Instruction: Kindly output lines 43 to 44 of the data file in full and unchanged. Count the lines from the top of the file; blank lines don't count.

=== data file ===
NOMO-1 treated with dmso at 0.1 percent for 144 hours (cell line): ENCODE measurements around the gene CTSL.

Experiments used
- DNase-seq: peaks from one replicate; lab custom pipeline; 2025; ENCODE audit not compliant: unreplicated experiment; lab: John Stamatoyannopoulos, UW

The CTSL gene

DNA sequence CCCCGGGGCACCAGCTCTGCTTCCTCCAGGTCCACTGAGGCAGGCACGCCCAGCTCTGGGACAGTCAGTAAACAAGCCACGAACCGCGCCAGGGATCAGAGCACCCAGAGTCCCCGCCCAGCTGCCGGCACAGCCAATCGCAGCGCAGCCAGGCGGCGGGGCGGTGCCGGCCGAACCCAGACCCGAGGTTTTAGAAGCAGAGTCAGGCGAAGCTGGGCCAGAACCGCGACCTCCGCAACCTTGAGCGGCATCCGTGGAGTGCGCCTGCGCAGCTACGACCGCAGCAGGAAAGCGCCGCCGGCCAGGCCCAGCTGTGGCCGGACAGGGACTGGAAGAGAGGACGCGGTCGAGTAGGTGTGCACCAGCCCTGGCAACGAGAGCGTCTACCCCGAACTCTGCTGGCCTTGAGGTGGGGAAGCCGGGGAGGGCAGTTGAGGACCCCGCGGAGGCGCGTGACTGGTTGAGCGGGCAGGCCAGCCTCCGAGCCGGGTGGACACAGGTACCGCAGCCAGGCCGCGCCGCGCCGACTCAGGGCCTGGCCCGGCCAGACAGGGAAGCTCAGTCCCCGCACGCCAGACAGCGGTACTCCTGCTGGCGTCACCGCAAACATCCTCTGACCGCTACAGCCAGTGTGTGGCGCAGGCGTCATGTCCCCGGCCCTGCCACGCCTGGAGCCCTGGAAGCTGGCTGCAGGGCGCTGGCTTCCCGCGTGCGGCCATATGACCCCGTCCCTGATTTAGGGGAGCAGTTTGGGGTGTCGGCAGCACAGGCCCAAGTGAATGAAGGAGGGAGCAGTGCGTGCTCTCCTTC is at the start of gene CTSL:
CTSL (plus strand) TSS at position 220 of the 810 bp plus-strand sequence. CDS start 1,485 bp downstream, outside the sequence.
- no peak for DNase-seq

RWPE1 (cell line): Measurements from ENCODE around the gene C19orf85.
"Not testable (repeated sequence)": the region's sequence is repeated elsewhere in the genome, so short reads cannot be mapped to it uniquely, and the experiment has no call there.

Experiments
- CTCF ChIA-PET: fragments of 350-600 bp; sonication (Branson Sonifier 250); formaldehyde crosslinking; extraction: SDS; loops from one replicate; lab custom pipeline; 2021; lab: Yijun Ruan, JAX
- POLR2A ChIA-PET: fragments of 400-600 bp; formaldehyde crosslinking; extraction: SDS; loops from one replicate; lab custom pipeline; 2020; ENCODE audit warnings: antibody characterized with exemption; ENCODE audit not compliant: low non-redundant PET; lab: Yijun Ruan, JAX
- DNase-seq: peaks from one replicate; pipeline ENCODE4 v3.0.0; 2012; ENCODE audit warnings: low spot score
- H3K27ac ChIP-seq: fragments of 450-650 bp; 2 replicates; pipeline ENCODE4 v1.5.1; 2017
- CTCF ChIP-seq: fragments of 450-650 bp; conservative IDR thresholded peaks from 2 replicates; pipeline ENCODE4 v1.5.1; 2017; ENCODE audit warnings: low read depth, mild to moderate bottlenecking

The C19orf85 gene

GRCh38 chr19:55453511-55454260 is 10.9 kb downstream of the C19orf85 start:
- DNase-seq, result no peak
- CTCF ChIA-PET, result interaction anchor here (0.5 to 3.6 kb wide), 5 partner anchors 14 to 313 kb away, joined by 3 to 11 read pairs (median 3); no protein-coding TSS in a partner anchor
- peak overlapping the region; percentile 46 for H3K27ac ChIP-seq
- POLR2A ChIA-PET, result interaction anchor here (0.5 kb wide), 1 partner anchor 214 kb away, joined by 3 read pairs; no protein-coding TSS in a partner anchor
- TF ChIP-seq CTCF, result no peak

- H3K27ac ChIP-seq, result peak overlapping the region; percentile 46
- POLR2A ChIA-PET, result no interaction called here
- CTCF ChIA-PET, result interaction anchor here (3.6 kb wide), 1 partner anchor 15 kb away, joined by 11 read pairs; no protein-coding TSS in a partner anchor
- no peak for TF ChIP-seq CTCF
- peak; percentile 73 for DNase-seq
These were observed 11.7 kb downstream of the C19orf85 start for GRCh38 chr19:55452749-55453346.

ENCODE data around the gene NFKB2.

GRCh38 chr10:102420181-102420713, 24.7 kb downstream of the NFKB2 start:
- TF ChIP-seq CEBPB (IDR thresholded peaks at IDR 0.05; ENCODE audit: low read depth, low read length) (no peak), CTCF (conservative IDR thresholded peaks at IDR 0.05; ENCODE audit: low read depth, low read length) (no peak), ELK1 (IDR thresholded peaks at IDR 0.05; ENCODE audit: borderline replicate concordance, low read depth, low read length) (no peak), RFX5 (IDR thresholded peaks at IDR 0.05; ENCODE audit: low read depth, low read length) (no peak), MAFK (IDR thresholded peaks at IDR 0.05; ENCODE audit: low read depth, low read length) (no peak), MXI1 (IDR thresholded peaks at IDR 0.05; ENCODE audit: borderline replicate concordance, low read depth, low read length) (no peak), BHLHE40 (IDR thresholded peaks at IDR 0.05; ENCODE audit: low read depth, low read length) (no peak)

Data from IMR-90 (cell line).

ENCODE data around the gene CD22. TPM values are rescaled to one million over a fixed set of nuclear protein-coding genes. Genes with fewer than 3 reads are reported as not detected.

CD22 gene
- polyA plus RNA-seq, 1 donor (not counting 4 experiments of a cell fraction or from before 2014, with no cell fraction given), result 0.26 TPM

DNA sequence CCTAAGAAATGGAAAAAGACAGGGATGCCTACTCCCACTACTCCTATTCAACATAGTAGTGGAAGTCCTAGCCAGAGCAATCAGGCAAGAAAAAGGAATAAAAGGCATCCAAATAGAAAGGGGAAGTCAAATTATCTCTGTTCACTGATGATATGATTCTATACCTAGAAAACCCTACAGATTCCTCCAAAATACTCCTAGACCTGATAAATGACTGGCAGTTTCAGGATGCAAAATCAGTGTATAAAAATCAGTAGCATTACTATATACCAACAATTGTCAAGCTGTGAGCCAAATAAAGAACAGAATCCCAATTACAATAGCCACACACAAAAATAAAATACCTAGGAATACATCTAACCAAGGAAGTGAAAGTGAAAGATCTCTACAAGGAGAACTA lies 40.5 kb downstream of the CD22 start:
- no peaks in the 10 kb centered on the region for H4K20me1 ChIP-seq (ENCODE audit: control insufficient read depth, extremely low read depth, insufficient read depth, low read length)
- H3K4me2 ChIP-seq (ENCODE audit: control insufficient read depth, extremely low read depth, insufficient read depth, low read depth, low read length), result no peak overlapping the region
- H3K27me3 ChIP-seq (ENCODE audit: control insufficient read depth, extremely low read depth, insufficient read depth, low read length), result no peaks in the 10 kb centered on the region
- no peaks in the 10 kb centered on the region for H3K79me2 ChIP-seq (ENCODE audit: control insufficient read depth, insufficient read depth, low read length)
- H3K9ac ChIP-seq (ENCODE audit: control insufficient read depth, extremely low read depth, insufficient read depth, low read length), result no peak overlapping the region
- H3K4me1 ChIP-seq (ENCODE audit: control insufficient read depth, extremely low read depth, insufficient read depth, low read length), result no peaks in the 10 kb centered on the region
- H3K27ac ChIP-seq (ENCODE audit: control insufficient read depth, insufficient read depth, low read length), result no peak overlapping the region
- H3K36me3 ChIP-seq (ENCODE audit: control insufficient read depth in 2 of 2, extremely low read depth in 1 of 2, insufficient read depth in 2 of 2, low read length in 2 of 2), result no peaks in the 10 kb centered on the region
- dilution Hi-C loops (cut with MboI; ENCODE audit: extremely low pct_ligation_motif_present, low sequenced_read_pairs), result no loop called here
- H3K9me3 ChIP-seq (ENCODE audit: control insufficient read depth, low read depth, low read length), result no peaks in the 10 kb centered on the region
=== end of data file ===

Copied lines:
- H3K27ac ChIP-seq (ENCODE audit: control insufficient read depth, insufficient read depth, low read length), result no peak overlapping the region
- H3K36me3 ChIP-seq (ENCODE audit: control insufficient read depth in 2 of 2, extremely low read depth in 1 of 2, insufficient read depth in 2 of 2, low read length in 2 of 2), result no peaks in the 10 kb centered on the region